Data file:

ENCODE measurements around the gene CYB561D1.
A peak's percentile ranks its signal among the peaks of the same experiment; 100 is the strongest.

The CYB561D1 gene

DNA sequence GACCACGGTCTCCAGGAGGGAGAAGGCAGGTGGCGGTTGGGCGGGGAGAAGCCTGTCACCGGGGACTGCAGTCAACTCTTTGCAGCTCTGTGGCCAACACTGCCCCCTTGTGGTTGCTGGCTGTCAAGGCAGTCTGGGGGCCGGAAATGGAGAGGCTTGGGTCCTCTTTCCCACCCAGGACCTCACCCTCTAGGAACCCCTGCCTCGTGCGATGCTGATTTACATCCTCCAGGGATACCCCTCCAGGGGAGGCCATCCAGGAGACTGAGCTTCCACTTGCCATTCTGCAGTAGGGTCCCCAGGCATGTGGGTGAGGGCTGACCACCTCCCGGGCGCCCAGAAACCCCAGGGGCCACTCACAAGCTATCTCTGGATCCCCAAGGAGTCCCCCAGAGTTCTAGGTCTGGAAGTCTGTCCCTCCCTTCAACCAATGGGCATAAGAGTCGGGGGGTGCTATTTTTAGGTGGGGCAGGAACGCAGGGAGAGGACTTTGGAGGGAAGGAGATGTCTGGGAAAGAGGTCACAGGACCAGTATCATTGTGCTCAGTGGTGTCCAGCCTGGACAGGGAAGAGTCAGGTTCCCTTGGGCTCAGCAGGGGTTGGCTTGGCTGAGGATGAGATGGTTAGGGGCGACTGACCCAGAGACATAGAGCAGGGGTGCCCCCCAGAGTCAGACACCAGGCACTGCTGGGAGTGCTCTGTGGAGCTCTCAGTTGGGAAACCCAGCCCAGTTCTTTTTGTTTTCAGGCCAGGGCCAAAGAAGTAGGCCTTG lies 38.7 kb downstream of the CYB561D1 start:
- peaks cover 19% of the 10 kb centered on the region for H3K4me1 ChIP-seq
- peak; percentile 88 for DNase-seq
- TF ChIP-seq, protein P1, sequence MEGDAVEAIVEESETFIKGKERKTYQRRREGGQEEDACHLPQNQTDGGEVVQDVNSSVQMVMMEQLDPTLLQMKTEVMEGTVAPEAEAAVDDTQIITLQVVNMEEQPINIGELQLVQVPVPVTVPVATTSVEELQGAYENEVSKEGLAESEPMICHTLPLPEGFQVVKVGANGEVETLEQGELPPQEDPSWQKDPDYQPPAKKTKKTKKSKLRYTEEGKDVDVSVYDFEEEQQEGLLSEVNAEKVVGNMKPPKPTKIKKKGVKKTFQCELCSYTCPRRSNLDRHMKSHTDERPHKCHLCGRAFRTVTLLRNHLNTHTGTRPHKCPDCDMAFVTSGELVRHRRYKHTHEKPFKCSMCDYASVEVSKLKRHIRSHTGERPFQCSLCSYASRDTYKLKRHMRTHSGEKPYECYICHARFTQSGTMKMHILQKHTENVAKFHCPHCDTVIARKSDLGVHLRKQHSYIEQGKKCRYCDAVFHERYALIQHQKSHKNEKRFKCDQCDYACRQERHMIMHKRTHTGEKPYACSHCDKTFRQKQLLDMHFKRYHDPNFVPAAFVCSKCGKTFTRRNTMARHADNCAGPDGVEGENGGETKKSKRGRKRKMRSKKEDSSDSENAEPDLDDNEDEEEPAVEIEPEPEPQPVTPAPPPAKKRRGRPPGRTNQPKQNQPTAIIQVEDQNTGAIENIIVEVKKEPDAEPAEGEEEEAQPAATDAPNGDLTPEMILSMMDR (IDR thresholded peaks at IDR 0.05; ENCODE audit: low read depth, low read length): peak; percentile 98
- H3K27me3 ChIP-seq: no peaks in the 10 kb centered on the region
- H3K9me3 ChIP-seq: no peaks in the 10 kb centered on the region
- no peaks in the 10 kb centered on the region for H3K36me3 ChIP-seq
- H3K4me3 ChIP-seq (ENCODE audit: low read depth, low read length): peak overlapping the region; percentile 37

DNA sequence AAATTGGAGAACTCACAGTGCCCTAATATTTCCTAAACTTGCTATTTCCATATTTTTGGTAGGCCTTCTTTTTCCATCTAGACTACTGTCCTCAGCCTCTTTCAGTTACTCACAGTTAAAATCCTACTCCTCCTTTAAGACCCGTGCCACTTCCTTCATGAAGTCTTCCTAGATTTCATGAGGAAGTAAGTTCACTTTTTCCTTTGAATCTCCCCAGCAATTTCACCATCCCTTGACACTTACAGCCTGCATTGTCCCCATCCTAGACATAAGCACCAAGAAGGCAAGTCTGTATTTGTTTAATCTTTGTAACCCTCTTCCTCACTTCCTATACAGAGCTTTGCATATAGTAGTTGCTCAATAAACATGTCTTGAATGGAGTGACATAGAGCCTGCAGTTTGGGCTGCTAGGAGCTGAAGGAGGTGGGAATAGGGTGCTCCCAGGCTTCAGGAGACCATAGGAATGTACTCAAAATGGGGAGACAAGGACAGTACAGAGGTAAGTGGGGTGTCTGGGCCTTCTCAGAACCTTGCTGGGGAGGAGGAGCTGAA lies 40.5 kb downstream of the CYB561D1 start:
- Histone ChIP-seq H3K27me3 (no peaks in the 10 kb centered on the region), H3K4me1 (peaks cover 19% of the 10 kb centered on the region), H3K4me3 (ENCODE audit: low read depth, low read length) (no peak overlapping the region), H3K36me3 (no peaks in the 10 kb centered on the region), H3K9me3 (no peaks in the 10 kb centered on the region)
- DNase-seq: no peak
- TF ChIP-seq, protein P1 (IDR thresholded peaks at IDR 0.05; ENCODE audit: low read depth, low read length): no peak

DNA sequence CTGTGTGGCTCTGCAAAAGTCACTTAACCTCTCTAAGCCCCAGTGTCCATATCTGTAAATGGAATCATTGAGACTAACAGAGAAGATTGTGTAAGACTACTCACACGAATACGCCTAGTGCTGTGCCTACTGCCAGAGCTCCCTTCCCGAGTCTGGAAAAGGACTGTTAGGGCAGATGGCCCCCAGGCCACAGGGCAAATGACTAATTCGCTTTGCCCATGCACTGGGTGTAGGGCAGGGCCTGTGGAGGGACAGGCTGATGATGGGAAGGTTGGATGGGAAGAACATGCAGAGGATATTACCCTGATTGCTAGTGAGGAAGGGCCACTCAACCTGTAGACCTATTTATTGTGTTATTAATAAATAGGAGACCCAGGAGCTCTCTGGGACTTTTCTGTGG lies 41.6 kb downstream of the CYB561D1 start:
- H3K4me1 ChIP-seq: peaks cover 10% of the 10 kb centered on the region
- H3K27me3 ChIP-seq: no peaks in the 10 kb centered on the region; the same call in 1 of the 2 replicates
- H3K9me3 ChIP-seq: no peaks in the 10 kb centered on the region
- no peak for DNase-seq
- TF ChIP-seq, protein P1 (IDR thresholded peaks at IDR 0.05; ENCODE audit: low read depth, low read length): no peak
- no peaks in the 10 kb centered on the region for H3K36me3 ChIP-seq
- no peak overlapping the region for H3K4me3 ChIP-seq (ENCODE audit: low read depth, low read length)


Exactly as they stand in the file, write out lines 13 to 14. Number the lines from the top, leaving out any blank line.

- Histone ChIP-seq H3K27me3 (no peaks in the 10 kb centered on the region), H3K4me1 (peaks cover 19% of the 10 kb centered on the region), H3K4me3 (ENCODE audit: low read depth, low read length) (no peak overlapping the region), H3K36me3 (no peaks in the 10 kb centered on the region), H3K9me3 (no peaks in the 10 kb centered on the region)
- DNase-seq: no peak